• Tane 13.2.1.1.1

            Rothbard? Dude, the guy’s a nutbar. Have you read his stuff about privatising the police force?

            [Disclaimer: I haven’t followed this thread. Just noticed Rothbard in your comment while I was in the backend]

    • Tane 13.3

      Libertyscott:

      The fundamental argument between capitalism and socialism is about control of property, not bodies. Private property ownership, and the right to behave as a fascist dictator on your own property and to those whose labour you have hired, is “capitalism in its purest form”.

      Through the accumulation of property capitalism concentrates power into the hands of those with economic resources and creates systems of coercion of its own. Indeed, the entire system of property ownership capitalism relies on is based on state coercion.

      The rest of your talking points simply reflect the mythology that the beneficiaries of capitalism have created to justify the current economic system.

  14. Quoth the Raven 14

    Tane – I did qualify it with some great ideas and in the sixties and senventies. On the issue of the privatisation there is private and there is private. As Roderick Long says:

    Another is so-called “privatization,” not in the term’s original sense of a transfer of services from government provision to free-market provision, but in what has come to be the prevailing sense of a conferral of governmental privilege and patronage — subsidies, monopolies, and the like — on private contractors. To the Rothbardian, far from stripping government of some of its powers, such “privatization” simply transforms private firms into arms of the state.

    So Rothbard wouldn’t have supported the kind of privatisation that the neo-liberals and conservatives in National and Act support. Rothbard’s ideas on privatisation (in the sixties at least) are miles away from the vulgar ideas of say the National party or Douglas or mentally deficient batshit crazy Randians. Rothbard’s idea of privatising the police would be more like devolution of services to the community level. In Confiscation and the Homestead Principle Rothbard discussed privatisation:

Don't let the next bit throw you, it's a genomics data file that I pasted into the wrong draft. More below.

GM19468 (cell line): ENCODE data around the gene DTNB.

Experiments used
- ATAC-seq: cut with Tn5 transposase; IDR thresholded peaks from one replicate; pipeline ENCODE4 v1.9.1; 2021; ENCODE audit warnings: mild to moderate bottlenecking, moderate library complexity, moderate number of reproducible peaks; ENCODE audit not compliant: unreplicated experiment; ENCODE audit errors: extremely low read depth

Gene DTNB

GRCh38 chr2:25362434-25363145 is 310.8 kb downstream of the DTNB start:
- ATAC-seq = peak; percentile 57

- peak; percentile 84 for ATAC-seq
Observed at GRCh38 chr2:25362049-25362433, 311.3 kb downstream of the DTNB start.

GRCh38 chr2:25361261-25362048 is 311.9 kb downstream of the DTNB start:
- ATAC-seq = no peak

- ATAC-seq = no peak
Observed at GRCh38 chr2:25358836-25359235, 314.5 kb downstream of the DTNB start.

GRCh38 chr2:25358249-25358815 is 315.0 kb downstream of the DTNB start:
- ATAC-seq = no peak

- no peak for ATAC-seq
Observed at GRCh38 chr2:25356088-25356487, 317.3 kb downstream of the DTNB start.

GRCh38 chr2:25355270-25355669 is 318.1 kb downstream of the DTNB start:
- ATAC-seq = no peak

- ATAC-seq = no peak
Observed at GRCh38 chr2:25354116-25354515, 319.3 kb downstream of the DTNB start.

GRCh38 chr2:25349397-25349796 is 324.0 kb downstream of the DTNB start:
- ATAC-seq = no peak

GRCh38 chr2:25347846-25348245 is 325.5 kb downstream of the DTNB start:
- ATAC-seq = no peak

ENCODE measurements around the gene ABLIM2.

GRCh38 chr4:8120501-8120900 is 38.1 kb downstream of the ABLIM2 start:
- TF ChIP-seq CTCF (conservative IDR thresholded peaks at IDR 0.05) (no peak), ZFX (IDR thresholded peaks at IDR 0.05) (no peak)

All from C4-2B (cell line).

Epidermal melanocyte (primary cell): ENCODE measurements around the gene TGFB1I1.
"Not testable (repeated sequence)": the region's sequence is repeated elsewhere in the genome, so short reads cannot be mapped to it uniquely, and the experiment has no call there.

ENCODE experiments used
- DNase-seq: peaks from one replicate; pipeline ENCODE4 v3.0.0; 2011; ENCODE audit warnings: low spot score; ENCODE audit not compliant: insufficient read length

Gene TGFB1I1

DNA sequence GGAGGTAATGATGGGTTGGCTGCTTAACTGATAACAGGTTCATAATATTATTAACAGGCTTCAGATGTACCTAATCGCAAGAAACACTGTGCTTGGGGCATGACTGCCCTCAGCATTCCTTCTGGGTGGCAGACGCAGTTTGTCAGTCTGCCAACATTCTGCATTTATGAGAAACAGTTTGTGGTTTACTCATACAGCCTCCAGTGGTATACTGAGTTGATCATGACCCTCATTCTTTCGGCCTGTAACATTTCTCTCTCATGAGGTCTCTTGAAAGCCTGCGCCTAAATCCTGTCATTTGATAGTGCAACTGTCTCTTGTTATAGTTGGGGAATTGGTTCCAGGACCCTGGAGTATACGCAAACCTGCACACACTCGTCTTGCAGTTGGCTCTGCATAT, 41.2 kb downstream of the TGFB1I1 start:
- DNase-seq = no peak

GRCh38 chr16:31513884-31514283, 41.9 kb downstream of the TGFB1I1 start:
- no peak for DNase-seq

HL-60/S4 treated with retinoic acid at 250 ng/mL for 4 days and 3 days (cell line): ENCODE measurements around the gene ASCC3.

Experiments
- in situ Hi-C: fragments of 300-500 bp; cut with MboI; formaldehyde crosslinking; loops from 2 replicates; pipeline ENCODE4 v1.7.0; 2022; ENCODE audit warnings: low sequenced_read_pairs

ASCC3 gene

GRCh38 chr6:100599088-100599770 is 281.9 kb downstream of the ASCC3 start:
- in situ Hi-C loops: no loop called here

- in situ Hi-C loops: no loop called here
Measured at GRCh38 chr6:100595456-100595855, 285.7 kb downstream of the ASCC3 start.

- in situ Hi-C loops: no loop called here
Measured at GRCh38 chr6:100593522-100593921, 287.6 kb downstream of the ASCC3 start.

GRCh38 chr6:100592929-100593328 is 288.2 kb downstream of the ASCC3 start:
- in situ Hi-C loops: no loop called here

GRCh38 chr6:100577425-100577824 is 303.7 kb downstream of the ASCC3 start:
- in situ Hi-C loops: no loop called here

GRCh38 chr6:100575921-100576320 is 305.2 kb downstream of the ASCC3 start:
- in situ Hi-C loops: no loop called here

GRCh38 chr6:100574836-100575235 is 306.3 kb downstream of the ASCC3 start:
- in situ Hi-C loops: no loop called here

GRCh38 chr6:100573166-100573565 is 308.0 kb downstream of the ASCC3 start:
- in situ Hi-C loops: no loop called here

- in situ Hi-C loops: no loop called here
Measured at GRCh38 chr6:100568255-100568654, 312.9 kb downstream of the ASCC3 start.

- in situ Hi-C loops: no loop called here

Take, for example, the State universities. This is property built on funds stolen from the taxpayers. Since the State has not found or put into effect a way of returning ownership of this property to the taxpaying public, the proper owners of this university are the “homesteaders”, those who have already been using and therefore “mixing their labor” with the facilities. The prime consideration is to deprive the thief, in this case the State, as quickly as possible of the ownership and control of its ill-gotten gains, to return the property to the innocent, private sector. This means student and/or faculty ownership of the universities.

    and he most interestingly he goes on:

    The same principle applies to nominally “private” property which really comes from the State as a result of zealous lobbying on behalf of the recipient. Columbia University, for example, which receives nearly two-thirds of its income from government, is only a “private” college in the most ironic sense. It deserves a similar fate of virtuous homesteading confiscation.